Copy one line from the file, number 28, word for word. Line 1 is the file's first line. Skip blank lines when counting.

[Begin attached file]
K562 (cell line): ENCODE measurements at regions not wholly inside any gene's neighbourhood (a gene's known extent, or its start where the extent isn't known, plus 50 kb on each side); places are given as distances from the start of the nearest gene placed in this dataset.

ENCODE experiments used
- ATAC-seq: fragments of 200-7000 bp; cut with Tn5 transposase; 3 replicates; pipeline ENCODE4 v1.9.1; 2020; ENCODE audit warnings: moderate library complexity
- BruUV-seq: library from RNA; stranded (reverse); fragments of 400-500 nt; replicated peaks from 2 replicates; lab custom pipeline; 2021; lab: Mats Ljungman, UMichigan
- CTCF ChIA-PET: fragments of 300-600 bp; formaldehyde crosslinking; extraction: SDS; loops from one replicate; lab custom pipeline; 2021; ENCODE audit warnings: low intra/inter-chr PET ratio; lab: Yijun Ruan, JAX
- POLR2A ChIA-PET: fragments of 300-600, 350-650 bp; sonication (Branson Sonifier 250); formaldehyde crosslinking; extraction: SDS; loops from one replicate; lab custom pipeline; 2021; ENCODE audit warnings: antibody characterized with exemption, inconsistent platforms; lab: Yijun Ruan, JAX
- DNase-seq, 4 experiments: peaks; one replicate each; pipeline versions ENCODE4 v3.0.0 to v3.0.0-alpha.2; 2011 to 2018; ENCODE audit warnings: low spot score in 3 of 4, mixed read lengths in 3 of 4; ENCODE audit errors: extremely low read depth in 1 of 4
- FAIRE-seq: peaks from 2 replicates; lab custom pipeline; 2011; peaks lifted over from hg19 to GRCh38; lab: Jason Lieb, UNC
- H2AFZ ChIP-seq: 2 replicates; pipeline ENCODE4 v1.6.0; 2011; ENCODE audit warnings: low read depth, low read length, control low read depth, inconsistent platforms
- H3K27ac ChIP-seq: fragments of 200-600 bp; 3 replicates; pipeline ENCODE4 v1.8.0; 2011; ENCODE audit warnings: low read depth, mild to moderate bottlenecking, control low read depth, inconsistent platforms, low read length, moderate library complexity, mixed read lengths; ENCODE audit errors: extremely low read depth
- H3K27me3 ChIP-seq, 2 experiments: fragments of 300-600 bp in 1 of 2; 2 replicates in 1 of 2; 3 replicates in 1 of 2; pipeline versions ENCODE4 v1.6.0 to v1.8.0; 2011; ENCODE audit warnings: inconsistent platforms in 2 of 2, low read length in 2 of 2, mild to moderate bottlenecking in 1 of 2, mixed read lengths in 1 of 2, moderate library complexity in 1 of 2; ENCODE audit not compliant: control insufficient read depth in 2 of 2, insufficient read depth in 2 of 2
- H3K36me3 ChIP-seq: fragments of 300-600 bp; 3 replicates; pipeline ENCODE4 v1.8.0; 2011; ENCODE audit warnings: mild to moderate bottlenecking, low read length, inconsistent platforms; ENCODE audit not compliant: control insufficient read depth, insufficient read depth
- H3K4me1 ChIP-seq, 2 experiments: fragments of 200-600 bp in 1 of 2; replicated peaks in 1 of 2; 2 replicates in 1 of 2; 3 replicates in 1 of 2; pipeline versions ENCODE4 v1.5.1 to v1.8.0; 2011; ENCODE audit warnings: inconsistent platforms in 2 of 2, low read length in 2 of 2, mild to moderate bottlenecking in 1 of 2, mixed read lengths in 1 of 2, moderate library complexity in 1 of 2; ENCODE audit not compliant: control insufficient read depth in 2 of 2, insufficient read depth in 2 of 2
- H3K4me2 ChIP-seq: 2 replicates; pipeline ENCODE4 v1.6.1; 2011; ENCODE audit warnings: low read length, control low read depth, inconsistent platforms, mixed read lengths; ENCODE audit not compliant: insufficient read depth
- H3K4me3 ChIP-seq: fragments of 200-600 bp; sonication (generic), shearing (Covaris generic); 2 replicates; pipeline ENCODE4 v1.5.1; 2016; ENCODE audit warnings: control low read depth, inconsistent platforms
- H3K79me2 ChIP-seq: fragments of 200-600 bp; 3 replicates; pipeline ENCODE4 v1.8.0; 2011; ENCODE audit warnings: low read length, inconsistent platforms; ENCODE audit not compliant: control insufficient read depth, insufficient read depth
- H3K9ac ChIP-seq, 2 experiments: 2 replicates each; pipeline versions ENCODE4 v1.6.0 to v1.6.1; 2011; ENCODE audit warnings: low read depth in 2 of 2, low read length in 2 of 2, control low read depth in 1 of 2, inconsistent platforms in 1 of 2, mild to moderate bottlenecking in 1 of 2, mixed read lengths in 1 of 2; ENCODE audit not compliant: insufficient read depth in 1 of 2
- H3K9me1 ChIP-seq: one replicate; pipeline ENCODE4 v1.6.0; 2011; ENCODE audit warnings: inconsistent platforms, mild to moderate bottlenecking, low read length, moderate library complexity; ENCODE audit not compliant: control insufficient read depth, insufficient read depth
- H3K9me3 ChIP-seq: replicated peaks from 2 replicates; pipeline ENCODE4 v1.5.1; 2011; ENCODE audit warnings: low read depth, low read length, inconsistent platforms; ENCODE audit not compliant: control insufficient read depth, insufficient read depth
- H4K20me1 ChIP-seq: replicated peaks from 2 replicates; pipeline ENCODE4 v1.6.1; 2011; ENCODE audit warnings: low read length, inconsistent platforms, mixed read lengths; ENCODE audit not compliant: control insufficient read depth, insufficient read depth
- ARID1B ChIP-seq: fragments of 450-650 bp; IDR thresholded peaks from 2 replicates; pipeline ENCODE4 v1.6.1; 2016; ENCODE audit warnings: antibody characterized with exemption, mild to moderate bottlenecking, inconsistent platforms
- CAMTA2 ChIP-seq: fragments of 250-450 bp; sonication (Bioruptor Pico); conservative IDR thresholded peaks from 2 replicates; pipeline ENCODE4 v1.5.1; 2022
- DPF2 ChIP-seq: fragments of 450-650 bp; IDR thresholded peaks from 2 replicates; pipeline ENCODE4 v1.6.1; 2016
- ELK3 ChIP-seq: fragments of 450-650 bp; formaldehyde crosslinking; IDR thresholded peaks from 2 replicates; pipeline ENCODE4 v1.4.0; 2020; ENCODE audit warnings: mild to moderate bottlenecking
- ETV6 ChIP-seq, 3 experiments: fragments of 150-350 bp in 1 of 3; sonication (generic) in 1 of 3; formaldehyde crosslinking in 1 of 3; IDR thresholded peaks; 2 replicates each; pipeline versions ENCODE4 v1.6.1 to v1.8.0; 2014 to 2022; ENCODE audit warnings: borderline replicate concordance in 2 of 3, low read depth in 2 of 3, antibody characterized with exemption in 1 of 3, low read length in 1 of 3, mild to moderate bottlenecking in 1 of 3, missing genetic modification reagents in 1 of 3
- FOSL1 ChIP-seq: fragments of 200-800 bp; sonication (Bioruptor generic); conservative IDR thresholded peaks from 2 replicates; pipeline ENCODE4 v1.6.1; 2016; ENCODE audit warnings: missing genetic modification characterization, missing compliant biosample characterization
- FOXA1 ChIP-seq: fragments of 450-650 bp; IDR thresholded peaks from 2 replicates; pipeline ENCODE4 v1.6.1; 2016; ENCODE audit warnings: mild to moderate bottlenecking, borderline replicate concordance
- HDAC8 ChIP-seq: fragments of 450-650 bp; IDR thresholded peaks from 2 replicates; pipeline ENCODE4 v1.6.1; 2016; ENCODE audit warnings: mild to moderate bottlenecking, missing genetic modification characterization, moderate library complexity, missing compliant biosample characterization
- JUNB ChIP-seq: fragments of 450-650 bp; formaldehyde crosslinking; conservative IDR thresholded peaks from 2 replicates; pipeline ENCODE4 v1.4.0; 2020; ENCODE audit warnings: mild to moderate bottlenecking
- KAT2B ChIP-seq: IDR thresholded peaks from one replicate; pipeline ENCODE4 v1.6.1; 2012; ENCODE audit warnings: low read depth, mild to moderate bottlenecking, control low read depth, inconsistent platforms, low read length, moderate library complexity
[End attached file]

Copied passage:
- HDAC8 ChIP-seq: fragments of 450-650 bp; IDR thresholded peaks from 2 replicates; pipeline ENCODE4 v1.6.1; 2016; ENCODE audit warnings: mild to moderate bottlenecking, missing genetic modification characterization, moderate library complexity, missing compliant biosample characterization